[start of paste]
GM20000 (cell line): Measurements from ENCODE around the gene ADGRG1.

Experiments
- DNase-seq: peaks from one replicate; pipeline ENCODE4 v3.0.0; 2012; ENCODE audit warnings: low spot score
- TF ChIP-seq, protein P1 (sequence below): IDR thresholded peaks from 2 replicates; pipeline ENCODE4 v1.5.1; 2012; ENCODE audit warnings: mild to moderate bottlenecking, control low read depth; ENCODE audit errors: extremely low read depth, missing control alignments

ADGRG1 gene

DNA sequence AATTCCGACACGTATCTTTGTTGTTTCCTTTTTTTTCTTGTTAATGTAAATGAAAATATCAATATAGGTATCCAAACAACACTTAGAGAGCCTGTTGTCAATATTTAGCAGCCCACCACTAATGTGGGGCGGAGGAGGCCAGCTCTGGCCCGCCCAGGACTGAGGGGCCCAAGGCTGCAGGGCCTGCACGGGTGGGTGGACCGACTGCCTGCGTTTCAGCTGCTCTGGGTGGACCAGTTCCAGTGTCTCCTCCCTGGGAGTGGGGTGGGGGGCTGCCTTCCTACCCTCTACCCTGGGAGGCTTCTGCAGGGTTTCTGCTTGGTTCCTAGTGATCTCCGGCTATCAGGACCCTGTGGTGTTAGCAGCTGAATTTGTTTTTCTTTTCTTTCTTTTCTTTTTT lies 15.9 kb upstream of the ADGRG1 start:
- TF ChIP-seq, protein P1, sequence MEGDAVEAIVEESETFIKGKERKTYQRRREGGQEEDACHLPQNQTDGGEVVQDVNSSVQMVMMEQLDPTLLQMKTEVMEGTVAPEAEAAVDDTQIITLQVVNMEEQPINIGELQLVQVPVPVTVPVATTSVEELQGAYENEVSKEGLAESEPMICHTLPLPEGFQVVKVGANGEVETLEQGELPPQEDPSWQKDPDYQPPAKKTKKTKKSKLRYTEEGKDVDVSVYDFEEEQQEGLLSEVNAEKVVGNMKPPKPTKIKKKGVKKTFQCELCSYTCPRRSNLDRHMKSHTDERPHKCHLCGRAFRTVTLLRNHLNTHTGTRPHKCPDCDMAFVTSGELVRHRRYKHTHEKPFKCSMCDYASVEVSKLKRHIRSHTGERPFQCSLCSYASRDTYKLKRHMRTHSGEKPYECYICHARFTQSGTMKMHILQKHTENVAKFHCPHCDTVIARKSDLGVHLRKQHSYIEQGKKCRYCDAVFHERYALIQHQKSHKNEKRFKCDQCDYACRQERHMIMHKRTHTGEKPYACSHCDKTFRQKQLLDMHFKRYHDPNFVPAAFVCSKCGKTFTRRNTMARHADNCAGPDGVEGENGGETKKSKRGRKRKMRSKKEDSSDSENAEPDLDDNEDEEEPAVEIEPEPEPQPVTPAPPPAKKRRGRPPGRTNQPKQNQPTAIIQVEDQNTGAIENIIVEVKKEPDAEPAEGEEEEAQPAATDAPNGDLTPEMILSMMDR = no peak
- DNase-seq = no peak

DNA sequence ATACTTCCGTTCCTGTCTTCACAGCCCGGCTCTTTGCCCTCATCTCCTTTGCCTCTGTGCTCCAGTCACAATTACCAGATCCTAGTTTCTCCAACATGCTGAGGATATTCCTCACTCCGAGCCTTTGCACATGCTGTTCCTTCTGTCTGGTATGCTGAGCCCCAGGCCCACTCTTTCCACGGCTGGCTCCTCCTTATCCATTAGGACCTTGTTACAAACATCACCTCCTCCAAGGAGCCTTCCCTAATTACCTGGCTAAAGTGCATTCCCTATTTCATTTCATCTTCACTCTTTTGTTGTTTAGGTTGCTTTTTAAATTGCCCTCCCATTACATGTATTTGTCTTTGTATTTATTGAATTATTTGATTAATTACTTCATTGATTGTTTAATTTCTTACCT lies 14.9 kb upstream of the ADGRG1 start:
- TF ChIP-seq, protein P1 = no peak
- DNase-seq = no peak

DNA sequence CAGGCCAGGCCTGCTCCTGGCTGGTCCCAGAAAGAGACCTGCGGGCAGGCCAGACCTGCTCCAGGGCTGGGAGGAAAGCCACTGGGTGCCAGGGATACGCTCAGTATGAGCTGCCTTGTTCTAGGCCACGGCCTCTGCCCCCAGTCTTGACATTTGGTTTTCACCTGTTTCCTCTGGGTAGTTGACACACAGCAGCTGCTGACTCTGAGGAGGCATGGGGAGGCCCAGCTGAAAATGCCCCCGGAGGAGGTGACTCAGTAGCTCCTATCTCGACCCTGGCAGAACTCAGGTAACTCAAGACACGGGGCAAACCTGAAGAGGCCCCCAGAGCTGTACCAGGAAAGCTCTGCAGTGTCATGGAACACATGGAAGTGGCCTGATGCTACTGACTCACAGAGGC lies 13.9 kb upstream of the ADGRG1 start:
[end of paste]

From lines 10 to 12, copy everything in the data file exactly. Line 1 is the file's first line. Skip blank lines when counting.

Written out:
- TF ChIP-seq, protein P1 = no peak
- DNase-seq = no peak

DNA sequence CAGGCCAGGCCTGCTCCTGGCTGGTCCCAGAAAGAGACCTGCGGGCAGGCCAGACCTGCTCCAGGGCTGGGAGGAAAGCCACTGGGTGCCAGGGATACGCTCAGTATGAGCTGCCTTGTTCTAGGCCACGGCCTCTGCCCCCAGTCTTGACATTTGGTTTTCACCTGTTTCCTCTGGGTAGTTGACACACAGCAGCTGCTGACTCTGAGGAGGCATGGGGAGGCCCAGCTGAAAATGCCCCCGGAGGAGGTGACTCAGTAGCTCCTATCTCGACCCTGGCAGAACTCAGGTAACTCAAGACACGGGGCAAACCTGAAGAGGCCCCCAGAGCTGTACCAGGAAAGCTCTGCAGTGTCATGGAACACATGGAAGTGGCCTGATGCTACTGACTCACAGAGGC lies 13.9 kb upstream of the ADGRG1 start: